Laureate of Lisbon

A new biography of one of Europe’s most overlooked modernists

Michaela Loheit (Flickr/michi_loheit)
Michaela Loheit (Flickr/michi_loheit)

Pessoa: A Biography by Richard Zenith; Liveright, 1,088 pp., $40

On sunny summer days in central Lisbon, you might witness a certain happening amid the umbrella tables in front of a popular café. Foreign tourists wait their turn to have a photo taken with the life-size bronze sculpture of a seated man. In a proper 1930s suit and fedora, the mustached figure is portrayed with legs casually crossed and a hand lifted as if to make a point in conversation while enjoying a drink he has just set down on the small table beside him. I suspect that by and large the tourists have no idea whom exactly the celebrates. More likely, they simply wish to have an offbeat souvenir of, well, sitting in a café themselves and hanging out

The scenario speaks to an underlying truth about the statue’s subject, Fernando Pessoa. Portugal’s most important modern writer and a major 20th-century literary personage, he often remains little known outside Portugal, where he is revered today. Pessoa has always had a rather cultlike following worldwide, though—however unfairly—nothing like the recognition given fellow modernists such as Joyce, Proust, and Eliot. In this meticulously researched biography, longtime Pessoa authority Richard Zenith offers a full account of the life of a man dedicated to the craft of poetry with an ascetic drive that denied him much else in his brief 47 years.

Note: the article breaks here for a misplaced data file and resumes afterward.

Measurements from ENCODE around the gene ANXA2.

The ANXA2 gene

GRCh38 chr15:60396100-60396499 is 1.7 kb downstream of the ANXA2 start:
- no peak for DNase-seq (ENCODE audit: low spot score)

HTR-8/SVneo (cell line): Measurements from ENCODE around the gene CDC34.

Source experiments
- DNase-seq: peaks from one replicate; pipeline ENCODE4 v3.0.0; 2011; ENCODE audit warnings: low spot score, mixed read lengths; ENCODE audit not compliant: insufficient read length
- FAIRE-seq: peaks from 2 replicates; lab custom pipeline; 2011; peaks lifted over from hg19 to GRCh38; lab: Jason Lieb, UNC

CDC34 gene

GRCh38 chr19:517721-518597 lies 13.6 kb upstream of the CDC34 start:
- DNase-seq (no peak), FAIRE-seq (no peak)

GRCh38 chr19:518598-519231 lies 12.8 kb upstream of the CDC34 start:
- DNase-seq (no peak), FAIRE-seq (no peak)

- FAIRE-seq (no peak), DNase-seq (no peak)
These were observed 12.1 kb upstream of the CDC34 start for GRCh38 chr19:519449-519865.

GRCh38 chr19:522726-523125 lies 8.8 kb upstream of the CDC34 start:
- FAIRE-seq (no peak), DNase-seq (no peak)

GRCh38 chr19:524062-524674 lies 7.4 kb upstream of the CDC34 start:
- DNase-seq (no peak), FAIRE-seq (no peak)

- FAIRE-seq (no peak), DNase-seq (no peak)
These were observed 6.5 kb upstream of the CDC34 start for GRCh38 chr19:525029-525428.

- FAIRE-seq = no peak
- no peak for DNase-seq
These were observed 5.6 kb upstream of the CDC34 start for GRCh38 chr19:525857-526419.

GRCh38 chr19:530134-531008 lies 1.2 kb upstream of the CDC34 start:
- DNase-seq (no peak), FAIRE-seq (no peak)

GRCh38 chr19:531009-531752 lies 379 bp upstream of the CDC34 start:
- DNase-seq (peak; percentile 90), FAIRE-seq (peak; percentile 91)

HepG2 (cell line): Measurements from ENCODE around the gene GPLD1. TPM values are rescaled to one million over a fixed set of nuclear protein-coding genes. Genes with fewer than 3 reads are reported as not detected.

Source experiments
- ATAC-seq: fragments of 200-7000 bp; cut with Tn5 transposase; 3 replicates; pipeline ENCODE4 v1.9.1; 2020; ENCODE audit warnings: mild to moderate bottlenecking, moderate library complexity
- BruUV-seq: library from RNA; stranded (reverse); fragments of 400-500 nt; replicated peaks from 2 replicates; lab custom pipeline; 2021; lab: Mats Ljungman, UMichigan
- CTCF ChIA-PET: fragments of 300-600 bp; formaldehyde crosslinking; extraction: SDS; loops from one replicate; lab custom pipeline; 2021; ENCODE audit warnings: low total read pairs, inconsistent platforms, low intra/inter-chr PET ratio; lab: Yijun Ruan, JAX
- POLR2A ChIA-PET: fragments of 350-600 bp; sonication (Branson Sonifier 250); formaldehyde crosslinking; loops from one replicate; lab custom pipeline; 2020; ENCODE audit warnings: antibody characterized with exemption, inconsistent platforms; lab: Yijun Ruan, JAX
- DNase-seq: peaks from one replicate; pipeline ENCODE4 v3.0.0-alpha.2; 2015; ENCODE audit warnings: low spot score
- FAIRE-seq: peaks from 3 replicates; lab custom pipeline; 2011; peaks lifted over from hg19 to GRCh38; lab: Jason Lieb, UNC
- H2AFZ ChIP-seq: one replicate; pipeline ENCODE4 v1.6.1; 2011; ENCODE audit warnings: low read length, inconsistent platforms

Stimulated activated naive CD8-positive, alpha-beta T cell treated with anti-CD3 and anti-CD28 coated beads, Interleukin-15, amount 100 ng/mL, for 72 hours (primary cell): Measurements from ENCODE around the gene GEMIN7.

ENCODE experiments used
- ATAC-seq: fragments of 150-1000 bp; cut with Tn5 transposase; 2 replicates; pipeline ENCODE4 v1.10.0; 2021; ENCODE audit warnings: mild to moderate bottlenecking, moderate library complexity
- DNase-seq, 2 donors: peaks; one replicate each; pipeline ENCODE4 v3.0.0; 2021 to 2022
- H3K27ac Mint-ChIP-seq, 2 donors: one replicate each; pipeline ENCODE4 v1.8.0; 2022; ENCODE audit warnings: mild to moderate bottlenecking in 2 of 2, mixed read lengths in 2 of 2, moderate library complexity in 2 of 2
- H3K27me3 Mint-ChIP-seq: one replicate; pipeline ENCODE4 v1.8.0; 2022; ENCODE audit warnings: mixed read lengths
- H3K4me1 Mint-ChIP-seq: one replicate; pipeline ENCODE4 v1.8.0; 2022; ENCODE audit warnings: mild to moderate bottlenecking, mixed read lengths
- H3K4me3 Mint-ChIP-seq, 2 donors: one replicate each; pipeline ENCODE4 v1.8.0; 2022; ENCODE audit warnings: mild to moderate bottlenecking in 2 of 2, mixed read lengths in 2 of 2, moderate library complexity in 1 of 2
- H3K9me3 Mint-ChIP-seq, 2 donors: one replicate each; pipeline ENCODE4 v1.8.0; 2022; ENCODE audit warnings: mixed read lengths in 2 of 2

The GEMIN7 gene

Pessoa was born in Lisbon in 1888 to comfortably bourgeois parents and spent the better part of his youth in Durban, South Africa, after his father died and his mother remarried a Portuguese diplomat. The precocious student—tall, nearsighted, unathletic—acquired English easily and published poems in Durban newspapers while still a teenager. At 17, he returned to Lisbon for university-level studies but soon dropped out, bored by the unchallenging curriculum. Poetry was foremost in mind.

A resolute bachelor (Zenith speculates respectfully about Pessoa’s sexuality, and there was an on-and-off girlfriend with the poetically apt name of Ophelia), Pessoa managed to support himself throughout his life with translating jobs, chiefly letters for business firms conducted in dim offices of ever-clacking typewriters; nevertheless, he was seldom free from debt. A host of imaginary friends during childhood gave way to his literary trademark of writing under different names, more than a hundred by Zenith’s estimate.